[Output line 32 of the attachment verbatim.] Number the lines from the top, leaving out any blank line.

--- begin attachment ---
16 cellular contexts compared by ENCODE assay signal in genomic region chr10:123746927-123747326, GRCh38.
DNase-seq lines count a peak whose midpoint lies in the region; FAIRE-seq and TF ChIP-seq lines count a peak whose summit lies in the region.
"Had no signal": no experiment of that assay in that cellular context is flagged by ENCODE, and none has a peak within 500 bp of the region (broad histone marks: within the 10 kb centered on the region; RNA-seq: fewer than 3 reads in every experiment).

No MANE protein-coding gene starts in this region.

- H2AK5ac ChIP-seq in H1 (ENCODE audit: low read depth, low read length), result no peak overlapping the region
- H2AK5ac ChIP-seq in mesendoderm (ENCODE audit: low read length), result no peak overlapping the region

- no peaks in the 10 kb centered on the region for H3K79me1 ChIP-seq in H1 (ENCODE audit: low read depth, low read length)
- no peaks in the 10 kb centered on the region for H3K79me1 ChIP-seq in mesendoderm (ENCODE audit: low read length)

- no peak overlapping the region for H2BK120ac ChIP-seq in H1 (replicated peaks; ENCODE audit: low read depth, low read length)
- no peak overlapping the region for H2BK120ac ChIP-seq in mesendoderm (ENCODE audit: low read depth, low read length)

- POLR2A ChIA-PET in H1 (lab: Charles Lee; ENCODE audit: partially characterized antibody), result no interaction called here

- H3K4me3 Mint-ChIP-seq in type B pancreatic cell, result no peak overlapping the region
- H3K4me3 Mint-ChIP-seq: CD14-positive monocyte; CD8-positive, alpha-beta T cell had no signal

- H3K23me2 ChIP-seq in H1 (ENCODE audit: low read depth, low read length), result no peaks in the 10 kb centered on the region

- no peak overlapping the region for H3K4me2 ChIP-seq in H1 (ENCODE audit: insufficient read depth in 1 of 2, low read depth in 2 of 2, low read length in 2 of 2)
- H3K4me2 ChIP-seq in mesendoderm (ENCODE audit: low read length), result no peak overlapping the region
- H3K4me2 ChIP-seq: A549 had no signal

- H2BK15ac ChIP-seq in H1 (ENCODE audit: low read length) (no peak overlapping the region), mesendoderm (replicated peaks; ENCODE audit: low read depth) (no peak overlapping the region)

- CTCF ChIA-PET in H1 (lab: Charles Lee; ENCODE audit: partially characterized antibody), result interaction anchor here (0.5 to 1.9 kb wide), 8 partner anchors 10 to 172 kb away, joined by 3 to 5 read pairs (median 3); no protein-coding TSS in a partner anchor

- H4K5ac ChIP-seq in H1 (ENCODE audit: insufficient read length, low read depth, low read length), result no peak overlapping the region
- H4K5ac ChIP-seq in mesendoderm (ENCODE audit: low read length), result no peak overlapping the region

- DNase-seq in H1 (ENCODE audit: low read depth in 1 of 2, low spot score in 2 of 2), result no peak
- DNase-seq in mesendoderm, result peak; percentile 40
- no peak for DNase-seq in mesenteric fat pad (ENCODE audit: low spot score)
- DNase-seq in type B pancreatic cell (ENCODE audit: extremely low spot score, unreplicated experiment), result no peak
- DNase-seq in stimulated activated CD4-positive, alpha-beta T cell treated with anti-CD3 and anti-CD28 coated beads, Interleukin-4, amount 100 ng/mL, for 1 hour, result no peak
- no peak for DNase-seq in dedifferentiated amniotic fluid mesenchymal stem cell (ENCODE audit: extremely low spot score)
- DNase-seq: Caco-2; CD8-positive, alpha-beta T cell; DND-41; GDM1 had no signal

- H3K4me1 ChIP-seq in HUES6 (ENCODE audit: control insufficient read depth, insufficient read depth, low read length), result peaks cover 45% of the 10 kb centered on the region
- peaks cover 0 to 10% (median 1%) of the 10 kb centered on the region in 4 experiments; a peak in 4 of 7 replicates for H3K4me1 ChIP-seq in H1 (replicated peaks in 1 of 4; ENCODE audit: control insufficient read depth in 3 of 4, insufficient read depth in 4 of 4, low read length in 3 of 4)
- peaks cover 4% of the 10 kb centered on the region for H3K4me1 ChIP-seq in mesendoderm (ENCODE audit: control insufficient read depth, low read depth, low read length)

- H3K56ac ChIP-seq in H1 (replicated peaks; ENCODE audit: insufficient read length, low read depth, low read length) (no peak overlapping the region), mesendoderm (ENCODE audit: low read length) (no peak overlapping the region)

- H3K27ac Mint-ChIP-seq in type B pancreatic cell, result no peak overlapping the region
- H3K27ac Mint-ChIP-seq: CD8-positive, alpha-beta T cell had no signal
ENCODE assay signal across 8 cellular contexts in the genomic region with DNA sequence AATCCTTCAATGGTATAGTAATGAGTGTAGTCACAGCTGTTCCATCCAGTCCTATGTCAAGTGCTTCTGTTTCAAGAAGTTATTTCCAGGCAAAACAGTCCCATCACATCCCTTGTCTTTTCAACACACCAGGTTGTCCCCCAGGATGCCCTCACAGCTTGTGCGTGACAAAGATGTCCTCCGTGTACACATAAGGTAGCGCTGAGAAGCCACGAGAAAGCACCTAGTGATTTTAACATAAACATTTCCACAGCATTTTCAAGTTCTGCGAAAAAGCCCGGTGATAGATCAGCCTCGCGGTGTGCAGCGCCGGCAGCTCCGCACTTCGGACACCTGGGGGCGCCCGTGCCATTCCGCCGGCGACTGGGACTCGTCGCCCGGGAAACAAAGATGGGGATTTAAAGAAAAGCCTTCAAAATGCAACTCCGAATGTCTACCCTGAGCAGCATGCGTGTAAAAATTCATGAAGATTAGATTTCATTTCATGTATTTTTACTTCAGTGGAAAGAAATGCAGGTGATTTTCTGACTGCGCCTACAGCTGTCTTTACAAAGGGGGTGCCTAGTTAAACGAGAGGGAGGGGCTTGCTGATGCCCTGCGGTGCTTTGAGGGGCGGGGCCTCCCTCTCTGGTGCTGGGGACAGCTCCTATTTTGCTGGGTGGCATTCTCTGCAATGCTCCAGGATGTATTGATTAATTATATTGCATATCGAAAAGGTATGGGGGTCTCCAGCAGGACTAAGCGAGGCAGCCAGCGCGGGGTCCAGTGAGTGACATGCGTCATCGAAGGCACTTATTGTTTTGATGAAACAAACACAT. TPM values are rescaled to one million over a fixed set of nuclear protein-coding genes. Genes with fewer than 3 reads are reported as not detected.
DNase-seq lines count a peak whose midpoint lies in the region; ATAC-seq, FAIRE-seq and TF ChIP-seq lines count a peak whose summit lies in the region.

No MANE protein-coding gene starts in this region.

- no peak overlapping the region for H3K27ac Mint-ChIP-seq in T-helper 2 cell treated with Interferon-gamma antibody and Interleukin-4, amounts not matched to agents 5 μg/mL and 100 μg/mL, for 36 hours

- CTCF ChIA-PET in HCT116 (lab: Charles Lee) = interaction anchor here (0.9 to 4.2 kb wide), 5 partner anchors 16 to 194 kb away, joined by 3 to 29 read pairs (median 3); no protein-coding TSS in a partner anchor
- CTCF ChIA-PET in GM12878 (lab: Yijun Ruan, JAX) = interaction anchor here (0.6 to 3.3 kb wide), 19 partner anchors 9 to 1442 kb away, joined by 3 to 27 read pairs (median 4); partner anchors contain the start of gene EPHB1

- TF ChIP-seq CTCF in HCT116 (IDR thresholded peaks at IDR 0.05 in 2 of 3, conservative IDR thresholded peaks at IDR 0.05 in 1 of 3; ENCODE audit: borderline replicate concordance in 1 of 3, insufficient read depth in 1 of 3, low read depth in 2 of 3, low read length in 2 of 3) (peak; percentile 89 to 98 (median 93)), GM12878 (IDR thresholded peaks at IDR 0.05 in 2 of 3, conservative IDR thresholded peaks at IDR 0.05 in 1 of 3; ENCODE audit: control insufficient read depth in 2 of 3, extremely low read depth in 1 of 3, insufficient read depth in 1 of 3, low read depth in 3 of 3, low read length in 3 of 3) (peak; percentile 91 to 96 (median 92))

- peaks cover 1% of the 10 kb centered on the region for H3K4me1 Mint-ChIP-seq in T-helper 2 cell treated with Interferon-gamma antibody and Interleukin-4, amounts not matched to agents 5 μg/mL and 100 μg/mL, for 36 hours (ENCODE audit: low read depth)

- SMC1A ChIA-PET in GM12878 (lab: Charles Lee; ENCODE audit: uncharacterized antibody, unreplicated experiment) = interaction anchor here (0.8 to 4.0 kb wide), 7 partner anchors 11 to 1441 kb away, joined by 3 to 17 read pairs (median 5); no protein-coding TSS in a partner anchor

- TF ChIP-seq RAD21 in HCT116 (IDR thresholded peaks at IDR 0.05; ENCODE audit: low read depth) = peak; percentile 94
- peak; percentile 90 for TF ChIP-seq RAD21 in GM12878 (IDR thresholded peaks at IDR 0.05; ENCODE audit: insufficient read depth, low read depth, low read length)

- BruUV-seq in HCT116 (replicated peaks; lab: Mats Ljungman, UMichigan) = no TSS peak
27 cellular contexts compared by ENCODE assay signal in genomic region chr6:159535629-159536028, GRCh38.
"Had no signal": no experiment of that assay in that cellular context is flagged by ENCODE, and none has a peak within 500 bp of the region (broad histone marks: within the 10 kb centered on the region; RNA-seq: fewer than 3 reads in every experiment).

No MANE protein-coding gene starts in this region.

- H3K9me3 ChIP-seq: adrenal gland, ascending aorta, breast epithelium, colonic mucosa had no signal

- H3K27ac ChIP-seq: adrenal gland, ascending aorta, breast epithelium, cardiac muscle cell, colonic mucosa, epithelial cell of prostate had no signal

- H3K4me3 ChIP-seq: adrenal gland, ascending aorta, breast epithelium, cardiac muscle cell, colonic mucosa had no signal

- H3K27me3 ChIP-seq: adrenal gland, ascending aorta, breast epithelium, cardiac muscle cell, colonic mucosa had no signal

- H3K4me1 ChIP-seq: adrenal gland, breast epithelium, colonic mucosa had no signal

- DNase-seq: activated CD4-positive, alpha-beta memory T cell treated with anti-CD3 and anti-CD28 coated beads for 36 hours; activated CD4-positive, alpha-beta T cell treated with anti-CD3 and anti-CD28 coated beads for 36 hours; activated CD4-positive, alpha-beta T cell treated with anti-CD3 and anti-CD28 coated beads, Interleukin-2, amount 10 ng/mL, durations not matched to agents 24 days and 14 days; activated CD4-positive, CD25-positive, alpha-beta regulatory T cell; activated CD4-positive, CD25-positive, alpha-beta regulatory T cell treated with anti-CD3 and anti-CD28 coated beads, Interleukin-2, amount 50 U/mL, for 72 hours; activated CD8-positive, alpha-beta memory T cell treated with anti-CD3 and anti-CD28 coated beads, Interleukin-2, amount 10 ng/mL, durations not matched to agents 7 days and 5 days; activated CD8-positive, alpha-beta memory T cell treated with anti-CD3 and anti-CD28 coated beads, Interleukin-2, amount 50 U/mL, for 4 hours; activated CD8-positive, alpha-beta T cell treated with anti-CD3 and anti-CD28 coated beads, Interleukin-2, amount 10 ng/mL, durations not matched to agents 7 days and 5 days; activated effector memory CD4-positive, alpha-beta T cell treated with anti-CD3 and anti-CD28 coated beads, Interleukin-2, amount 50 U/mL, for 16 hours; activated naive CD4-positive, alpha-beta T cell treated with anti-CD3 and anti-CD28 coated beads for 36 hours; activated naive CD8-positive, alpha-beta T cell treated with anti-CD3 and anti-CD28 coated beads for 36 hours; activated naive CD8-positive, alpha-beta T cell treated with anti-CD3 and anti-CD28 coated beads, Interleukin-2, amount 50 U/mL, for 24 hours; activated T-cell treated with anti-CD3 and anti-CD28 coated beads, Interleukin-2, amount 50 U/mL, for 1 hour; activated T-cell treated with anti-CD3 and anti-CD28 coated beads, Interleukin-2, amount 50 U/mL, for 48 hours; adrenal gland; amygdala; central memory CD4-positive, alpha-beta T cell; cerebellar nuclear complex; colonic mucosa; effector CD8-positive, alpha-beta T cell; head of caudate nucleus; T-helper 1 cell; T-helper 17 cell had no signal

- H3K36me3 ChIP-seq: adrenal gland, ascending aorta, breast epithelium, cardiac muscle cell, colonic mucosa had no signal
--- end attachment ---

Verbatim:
- H3K56ac ChIP-seq in H1 (replicated peaks; ENCODE audit: insufficient read length, low read depth, low read length) (no peak overlapping the region), mesendoderm (ENCODE audit: low read length) (no peak overlapping the region)